As a general rule, a parent must consent to the adoption of his or her child. But rules have exceptions. The Arkansas Court of Appeals case recently upheld an order which said that a mother’s consent was NOT required in the adoption case filed by the stepmother of her four children. Under Arkansas law, a parent’s consent is not required if, for a period of at least one year, the parent fails to significantly and without justifiable cause to (i) communicate with the child OR (ii) fails to provide for the care and support of the child as required by law or judicial decree.
In this 2016 case, the parents of the four children were divorced. The mother tested positive for methamphetamine and amphetamines and the Court stated that she was “not to have any visitation at all” with the children. The judge said “when you decide that your children are more important to you than methamphetamine, then you can certainly come back and ask the Court to reverse this ruling and the Court will certainly look at it. But until that day happens, then there’s not going to be even visitation with your children.” The Court also did not order her to pay any child support. This order was entered on September 6, 2013.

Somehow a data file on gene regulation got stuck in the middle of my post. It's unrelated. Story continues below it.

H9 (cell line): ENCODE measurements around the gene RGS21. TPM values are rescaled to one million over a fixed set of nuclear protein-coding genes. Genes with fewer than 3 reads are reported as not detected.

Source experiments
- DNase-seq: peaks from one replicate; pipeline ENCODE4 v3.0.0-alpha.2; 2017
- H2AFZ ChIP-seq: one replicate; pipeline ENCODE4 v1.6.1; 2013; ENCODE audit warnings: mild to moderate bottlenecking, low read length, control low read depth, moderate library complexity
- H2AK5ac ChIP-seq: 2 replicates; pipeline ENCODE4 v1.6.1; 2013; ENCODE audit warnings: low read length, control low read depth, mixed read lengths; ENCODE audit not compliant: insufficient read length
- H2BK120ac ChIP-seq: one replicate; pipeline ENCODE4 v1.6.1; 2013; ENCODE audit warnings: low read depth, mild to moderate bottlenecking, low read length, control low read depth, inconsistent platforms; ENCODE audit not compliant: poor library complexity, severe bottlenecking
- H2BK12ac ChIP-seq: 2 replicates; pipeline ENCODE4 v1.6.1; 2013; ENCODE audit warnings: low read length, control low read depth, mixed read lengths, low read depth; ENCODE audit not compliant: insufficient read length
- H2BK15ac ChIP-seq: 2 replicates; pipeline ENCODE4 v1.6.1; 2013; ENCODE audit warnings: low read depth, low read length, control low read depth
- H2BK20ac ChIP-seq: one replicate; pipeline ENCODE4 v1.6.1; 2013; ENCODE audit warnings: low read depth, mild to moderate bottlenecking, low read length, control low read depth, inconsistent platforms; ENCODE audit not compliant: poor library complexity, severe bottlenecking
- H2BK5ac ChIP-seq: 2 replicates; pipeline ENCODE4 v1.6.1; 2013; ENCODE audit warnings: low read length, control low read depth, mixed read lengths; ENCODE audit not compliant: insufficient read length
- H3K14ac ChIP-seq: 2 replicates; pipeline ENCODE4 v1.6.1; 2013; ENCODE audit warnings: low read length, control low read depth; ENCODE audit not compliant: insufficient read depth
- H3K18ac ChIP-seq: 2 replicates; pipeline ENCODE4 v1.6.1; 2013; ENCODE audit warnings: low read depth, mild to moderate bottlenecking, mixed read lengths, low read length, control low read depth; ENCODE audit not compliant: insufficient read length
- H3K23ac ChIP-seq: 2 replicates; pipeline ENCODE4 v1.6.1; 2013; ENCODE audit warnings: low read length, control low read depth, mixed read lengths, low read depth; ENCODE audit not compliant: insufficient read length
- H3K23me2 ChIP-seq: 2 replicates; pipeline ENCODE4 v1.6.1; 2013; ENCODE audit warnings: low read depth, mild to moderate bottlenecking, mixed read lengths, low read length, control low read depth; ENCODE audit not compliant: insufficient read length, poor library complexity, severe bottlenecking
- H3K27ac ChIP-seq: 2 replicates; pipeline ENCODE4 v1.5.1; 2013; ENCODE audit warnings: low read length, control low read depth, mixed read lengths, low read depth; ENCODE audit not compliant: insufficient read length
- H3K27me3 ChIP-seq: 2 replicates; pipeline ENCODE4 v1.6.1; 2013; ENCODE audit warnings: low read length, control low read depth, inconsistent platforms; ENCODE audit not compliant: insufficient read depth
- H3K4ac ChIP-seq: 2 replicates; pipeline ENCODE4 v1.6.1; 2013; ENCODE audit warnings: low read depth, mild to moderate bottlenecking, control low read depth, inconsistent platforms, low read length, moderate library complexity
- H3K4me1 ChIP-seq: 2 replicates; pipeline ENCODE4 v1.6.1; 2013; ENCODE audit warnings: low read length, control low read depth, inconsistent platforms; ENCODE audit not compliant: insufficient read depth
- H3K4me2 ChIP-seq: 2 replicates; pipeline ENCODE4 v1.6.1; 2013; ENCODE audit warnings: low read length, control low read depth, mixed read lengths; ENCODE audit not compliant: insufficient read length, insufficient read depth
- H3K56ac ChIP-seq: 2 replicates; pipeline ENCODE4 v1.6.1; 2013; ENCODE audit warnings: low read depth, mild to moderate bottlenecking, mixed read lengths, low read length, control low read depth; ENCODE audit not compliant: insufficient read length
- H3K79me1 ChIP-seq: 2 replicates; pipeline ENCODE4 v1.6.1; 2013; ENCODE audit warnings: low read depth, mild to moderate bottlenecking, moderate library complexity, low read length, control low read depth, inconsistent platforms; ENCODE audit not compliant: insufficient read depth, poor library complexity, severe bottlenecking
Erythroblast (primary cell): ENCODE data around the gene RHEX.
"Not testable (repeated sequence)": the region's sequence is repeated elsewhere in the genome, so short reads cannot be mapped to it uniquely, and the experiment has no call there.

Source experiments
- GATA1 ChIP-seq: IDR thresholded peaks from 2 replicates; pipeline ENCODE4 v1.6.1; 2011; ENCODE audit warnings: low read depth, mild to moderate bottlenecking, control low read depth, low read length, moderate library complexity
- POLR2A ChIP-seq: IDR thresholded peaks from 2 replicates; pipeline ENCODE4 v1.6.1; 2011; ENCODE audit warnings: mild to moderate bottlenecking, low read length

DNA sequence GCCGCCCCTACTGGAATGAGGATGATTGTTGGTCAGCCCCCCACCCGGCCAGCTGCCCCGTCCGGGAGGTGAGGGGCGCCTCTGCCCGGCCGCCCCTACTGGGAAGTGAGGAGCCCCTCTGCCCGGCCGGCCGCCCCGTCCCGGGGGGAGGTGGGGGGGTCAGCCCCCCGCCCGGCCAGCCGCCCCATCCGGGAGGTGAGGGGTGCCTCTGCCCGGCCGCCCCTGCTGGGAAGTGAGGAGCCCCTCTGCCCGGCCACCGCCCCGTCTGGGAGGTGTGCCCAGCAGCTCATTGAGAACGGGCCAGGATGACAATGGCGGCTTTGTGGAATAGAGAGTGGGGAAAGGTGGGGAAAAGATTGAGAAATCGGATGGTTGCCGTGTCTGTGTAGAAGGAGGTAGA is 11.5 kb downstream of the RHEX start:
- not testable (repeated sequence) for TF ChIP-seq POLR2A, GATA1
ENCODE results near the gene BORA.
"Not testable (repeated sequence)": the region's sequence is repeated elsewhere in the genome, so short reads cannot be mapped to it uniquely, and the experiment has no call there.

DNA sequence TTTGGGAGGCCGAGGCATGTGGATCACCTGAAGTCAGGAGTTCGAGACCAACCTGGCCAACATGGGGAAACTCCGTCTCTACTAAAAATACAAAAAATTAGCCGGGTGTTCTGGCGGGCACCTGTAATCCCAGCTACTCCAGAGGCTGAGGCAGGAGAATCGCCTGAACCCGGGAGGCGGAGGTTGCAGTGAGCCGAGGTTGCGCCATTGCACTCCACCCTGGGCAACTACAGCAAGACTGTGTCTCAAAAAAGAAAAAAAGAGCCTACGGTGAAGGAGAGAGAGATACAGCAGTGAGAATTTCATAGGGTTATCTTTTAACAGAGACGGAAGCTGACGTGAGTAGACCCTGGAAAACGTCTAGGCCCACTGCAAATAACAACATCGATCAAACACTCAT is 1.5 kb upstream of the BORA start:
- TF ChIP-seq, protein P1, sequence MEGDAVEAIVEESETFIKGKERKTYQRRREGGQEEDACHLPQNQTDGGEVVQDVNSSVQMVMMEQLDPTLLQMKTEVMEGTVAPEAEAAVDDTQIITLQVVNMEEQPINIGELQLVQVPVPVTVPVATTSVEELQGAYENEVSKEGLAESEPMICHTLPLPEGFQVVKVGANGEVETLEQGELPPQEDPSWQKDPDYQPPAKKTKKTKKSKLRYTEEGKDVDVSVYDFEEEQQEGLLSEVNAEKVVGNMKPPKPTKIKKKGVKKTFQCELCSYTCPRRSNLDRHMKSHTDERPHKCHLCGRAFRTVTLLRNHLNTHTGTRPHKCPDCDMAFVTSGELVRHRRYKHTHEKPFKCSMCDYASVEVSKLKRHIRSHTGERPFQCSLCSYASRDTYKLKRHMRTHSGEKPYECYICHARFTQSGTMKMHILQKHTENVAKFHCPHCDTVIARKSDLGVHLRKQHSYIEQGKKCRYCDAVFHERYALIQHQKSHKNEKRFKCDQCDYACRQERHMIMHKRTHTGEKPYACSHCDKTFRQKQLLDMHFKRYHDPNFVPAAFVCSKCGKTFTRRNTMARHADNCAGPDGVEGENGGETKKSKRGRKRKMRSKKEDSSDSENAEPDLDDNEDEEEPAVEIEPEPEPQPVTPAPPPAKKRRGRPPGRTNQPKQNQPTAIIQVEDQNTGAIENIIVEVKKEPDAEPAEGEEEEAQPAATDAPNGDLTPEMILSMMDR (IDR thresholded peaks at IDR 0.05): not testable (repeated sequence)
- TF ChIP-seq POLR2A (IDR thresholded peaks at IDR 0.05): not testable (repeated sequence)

A little more than a year passed before an adoption petition was filed by the children’s stepmother. In that case, the mother agreed that she had not communicated with or provided support to the children for a little over a year. She did not attend any football games or other school functions. She did not send any birthday cards. She did not send any Christmas cards or presents. She did not write any letters to the children or attempt to call them. She also did not file anything with the divorce court which sought to restore visitation with her children.
The issue that was decided by this case is what constitutes “justifiable cause.” The mother did not dispute that she failed to significantly to communicate with or provide support for her children. She argued that the Court’s order denying her visitation in effect ordered not to have any contact. The Court of Appeals disagreed. The order only prohibited visitation. There was no order that prohibited contact with the children’s father or which prohibited contact with the children.
The Court also said that the mother did not provide care and support for her children. The fact that there was not a Court order which required her to pay child support did not excuse her. A parent has a legal and moral duty to support his or her children, regardless of the existence of a support order.
If you have any questions about adoption in general, or about how this case might impact your situation, please give Chuck Buchan a call at (501) 320-0222 or email him at firstname.lastname@example.org.